There was a significant amount of traffic around the search terms, “cross eyed”, “picture of crosseyed guy”, “cross eyed guys”, “cross side eyes”, etc. Whenever I see stuff people finding us with search terms like this, I say to myself, “Damn, what the hell are Tom and Bruce writing about these days? I really should read the content on MOF.” And then I wander over to the Drake or off the internet entirely before I commit to actually reading MOF.

“Good pheasant knives” – I prefer something medium sized with a wooden handle in case you have to hold it in your teeth. Pheasants are gaudy, but they’re not that great in a knife fight. Ignore the flash, stick them in the gizzard and basically any knife will work.

“Ground sluice” – I think I met this guy down in NM. He was an older gentleman hunting without a dog. His response to a rhetorical “how was it?” went something like, “Well, there are birds, but they are running and flushing wild, getting up at 50 yards and flying forever. I only got one shot.” A less rhetorical follow up question “get any?” was answered with, “Only three.”  Indeed.

“Why brain tend to forget hard learned lesson” – Judging by the grammar, I’ll go out on limb and say brain damage. Hunt chukar, fall, no talk good. Alternate scenarios, possibly from Utah or tried to rent a dog in Winnemucca.

“How to hunt chukar without a dog” – I’m suspicious that the guy who searched this phrase probably tried renting a dog, then resorted to ground sluicing.

Interesting note, many people found the blog while searching for specific towns and specific upland species. As in, “Chukar hunting near Salt Lake City.” We do all our hunting on Giffy Butte, so I’m sure those folks were disappointed.

Thanks for reading and if you found us by accident, I hope you’ll stay a awhile.

9 Comments

Filed under Talegate

Stuff they used to do

Some of you (who probably have too much time on your hands) know that I had a short-lived blog called Shotgun Chronicle. It was largely a running list of guns I couldn’t afford to buy. Eventually I simply couldn’t keep up with all the hours searching Gunbroker in an attempt to fill my imaginary gun room and I shut the blog down.

Since upland seasons are over and it’s gear season, I’m going to bring back some SC content and maybe even write a new post or two. This is the Shotgun Chronicle reboot, via MOF.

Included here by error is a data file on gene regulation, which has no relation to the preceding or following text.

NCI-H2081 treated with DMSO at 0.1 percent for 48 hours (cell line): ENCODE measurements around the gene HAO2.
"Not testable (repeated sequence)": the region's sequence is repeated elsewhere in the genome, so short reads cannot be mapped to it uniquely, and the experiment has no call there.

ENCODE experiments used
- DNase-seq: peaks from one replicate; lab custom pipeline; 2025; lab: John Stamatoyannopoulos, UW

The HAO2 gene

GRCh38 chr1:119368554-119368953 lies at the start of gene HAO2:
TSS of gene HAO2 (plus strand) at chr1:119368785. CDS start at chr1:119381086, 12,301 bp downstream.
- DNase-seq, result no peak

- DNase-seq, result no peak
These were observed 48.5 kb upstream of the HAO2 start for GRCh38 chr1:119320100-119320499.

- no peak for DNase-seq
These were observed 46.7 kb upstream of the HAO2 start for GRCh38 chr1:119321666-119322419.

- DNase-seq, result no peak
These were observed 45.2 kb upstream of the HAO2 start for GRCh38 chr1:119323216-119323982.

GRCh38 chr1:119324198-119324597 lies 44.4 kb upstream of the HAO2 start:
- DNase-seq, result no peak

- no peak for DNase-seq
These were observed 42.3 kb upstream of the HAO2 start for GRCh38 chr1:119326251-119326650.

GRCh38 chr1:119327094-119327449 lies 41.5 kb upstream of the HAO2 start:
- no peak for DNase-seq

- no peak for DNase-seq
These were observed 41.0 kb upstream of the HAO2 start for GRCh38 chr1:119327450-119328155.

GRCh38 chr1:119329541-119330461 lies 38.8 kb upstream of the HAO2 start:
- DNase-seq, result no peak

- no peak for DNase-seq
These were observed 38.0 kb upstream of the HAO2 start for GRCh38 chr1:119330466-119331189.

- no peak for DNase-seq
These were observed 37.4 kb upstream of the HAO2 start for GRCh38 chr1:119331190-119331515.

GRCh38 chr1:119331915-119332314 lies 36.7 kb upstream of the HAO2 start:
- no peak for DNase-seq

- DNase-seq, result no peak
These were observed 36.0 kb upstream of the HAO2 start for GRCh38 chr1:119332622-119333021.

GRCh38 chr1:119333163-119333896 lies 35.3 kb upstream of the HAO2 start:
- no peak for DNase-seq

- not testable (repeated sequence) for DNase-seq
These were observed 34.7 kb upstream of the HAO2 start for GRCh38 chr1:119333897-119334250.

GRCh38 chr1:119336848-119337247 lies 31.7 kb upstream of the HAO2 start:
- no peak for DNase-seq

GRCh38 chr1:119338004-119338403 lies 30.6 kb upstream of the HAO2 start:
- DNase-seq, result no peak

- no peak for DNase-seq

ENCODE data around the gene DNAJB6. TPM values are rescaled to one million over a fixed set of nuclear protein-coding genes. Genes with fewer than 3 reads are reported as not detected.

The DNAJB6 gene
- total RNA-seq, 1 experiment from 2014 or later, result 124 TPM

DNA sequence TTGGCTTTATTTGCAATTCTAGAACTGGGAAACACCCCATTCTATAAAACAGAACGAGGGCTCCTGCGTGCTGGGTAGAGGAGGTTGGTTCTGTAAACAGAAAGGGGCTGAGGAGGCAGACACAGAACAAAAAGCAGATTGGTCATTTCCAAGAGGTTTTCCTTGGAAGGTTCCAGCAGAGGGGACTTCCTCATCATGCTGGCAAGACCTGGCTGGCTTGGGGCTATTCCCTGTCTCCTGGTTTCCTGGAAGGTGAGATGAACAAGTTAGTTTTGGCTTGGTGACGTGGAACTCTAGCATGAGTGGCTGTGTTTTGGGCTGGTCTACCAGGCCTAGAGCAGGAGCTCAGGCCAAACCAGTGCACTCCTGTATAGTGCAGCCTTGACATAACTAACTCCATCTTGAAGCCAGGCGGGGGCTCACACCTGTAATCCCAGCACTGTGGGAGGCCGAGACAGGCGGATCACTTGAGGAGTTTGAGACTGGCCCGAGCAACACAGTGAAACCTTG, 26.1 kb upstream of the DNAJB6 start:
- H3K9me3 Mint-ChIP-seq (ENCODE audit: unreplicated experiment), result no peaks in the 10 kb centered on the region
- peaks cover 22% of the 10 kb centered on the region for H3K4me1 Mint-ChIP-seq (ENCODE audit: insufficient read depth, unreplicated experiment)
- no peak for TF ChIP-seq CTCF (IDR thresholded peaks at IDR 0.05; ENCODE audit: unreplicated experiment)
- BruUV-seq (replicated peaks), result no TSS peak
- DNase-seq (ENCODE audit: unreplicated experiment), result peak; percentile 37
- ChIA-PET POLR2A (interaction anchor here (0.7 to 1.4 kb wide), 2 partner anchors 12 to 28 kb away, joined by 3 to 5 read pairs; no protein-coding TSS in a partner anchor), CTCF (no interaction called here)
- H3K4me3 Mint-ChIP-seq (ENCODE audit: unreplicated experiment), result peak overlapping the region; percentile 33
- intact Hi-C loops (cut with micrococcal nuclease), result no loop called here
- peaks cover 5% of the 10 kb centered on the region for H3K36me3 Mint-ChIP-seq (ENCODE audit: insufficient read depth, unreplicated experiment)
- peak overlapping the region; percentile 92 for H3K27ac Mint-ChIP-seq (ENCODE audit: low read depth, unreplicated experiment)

mcreynolds_g_-4This is a photo of a screw from a French-built 20ga SxS. It’s not a fancy gun, just a well-built  guild gun, trim and fast, well balanced and modestly engraved. You’ll notice it has a serial number that matches the gun’s. This is the screw that resides under the top lever and pulls the trigger plate tight to the bottom of the action from above.
It’s also engraved on the head. When was the last time a gunmaker hand cut the engraving on a screw head for a gun costing less than a small house? When was the last time someone bothered to engrave a screw that you can’t even see when the gun is closed?
All in all, this little gun has about a dozen numbered parts.
Admittedly, some of this part numbering was self-serving because every part need to be timed and mostly hand fit. Numbering ensured getting the right screws back in the right gun if you had more than one on the bench or if a gun was sent out for engraving or bluing.
Still, it’s impressive and pretty cool to think about.
It makes you feel a little connection to the small gunmaker laboring over an individual gun sometime between the wars.

1 Comment

Filed under Talegate

A MOF update

You can tell it’s a good bird year because everyone would rather hunt than write. Still, it’s been unusually quiet around here, so I thought I’d let everyone know that MOF is alive and well and give you status reports from a couple of the writers here.

  • Tom – Bought a new truck, loaded his herd of dogs in the back and threw his computer in the river. When January rolls around he’ll either be back with a ton of new MOF material or we will have to turn MOF into a fundraiser to free Tom and his pack of setters from a Mexican prison.
  • Bruce – I think he’s out hunting recovering from a bike accident, but it must be a super secret spot. I checked all his usual secret spots and didn’t see him, so I hunted them just a tiny bit…